By Kritika Seksaria

Over the years, Singapore and Australia have established themselves as educational hubs of the Asia Pacific. Students from Asia have been swarming and saturating these countries in order to find a higher level of education than other parts of the continent.

Hong Kong, however, in the recent past has remarkably developed in terms of the standard of higher education. This is a benefit not only to the country itself, but also neighbouring countries, most importantly, Vietnam.

Vietnam’s booming economy acts as a catalyst for young Vietnamese to study outside their country. Since the war, Vietnam has come a long way becoming one of the most lucrative spots for foreign investment and exports.

Moreover, according to the Jakarta Globe, it is the world’s 13th most populous country and enjoys a young demographic, thus indicating the company’s large market and energetic labour force. The article suggests that its third major strength lies in its human capital. The Vietnamese people are known for their keenness to increase their standard of living through hard work, their commitment to education, entrepreneurship and for their willingness to seize opportunities.

Its other major strength is political stability, on which the World Bank ranks it well ahead of its Asian peers, including China, India, Malaysia, Indonesia, Thailand and the Philippines.

As it may be evident, Vietnam has overtaken China, India, Indonesia and the Philippines with respect to Internet penetration and the number of students studying in the United States per 100,000 population. An article in the New York Times mentions:

Return of a Diaspora — people who had fled the country during war, has been helpful. Thousands of overseas Vietnamese have come home after learning English, gaining entrepreneurial experience and acquiring technical skills.

According to The Economist, an alternate way to measure progress is urbanisation and the demographic transition. In 2009, 12% of Vietnam’s people lived in cities of more than 1 million residents.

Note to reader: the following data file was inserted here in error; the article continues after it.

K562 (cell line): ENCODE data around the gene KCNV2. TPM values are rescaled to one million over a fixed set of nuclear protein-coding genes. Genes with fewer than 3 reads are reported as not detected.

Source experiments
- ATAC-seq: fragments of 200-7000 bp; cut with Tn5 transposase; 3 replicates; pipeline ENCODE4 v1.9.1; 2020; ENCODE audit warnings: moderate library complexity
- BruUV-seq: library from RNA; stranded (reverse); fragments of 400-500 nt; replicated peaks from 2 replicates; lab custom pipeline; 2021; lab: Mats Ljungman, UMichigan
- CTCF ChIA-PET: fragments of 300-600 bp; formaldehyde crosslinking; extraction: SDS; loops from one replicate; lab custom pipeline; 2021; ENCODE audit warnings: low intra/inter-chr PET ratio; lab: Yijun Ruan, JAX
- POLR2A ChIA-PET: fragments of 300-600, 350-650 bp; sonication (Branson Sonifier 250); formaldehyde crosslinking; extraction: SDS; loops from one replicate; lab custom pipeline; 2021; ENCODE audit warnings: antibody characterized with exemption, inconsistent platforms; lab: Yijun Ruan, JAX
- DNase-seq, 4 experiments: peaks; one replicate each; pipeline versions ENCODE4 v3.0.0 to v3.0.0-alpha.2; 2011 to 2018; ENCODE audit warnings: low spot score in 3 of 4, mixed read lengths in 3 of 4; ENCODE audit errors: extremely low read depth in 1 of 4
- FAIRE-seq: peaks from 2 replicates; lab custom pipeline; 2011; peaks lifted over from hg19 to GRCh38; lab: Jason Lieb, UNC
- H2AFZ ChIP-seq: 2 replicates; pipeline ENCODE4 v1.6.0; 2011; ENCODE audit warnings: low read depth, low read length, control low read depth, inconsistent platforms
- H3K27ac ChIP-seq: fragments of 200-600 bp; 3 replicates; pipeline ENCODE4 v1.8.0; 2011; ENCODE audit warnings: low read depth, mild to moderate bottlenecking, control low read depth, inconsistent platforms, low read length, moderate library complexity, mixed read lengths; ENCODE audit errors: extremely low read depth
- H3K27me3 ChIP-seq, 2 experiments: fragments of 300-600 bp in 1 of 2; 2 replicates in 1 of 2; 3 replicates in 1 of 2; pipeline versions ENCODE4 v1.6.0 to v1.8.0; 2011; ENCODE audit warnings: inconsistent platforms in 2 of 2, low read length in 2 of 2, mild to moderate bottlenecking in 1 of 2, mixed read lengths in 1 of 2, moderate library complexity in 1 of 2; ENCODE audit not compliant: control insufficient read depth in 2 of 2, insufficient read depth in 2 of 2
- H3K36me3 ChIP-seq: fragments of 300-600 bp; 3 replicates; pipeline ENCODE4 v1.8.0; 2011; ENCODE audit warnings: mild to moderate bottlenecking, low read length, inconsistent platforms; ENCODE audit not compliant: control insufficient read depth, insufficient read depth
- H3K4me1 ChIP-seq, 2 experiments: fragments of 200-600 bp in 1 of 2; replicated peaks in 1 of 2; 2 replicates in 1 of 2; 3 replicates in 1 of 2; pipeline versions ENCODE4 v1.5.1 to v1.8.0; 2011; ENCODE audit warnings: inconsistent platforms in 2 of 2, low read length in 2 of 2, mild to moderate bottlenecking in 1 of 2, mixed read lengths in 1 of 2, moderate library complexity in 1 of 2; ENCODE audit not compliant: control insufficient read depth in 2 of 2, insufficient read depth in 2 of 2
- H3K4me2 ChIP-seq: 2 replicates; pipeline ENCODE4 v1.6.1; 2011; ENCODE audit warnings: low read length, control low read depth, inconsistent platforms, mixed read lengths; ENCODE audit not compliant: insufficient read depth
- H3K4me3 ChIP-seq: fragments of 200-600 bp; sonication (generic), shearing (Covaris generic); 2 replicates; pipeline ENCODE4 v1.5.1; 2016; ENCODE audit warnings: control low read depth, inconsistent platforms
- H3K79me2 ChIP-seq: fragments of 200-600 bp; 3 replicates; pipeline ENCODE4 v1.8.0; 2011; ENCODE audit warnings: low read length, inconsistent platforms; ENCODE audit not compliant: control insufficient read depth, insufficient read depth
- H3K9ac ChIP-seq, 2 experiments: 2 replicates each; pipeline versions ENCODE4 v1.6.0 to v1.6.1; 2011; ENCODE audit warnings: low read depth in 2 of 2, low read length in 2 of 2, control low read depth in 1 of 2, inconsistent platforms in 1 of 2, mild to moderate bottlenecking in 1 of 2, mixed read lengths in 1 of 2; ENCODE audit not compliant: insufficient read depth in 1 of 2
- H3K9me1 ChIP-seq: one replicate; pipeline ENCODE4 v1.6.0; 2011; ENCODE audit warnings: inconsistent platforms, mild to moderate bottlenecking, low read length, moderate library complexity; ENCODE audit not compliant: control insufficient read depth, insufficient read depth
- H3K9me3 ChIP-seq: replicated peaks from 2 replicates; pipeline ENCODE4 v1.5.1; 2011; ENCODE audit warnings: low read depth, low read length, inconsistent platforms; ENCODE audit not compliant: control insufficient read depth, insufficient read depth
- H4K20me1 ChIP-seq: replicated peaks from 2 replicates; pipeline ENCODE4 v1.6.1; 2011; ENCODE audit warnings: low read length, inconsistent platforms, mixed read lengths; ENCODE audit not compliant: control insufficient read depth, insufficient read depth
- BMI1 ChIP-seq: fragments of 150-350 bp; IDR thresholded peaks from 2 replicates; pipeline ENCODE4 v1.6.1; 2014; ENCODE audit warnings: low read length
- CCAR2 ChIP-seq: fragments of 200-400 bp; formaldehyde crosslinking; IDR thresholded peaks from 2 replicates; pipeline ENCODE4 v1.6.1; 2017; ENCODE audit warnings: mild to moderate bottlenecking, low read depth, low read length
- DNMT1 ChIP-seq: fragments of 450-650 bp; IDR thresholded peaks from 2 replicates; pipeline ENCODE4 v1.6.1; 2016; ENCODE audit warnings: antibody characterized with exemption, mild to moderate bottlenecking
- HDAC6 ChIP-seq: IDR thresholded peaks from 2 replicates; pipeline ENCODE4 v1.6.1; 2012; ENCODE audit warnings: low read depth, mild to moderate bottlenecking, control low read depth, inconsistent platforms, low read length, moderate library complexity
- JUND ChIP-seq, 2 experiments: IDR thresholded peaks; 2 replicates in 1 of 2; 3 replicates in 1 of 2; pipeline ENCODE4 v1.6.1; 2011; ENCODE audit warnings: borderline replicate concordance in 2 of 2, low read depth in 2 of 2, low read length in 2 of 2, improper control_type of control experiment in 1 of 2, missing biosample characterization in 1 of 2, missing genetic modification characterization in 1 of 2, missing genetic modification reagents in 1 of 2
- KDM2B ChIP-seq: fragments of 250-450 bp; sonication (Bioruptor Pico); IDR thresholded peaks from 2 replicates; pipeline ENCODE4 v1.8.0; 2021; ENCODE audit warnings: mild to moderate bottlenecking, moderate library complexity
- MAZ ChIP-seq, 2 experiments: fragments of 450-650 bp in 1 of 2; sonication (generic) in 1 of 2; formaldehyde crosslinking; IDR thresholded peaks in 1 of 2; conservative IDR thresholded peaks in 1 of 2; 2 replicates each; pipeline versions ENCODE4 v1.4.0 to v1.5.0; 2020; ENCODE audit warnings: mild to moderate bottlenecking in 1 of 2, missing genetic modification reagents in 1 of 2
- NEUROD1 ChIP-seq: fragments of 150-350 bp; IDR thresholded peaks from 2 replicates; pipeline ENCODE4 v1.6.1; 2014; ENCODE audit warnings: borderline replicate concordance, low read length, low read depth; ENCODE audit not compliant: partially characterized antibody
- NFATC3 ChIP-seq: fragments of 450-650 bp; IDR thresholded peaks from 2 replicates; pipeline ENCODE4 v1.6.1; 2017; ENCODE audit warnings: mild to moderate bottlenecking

Hong Kong general view. Pic:AP

On the other hand, Hong Kong’s increasing standard in education makes it a viable location for Vietnamese students to pursue higher studies. The medium of education is English and the degrees and qualifications from Hong Kong are recognised worldwide.

A report from Times London states that from 2012, prominent eight universities of the city will switch to four-year degrees. This move is a chance to provide more liberal courses.

Also, the new Hong Kong Diploma of Secondary Education (HKDSE) has been given a points tariff by the UK’s Universities and Colleges Admissions Service, which will make it possible for Hong Kong students to enter British universities directly.

Therefore, as the Vietnamese economy rises, simultaneously Hong Kong establishes an international standard in education, as a result making it a convenient yet advantageous option for Vietnamese students.

However, Hong Kong’s educational development is specifically relevant and valuable to the Vietnamese because of the history of people from Vietnam settling in Hong Kong. Thus they have the comfort of a Vietnamese community already established in the city.

Their history dates back to the Vietnam War when victims fled to Hong Kong as refugees and Hong Kong declared itself as the port of first asylum. Large number of refugees kept swarming into the city over the year,s sometimes leading to 300 a day in the late 1980s. After a failed orderly repatriation program, the Hong Kong government had to enforce the forceful repatriation program.

Nevertheless, in the 2000s, the government has decided to widen a local resettlement scheme for Vietnamese refugees to allow 1400 Vietnamese to apply for residency in Hong Kong in order to deal with the residual problems of Vietnamese Refugees and Vietnamese Migrants.

The government also enforces complete integration of refugees and their children born in Hong Kong.

Pic: Hong Kong Polytechnic University

Therefore, besides just the fact the two places are close by, they have a rich history of cultural binding. Having a Vietnamese community in Hong Kong will make students from Vietnam feel more at home while studying and living in Hong Kong.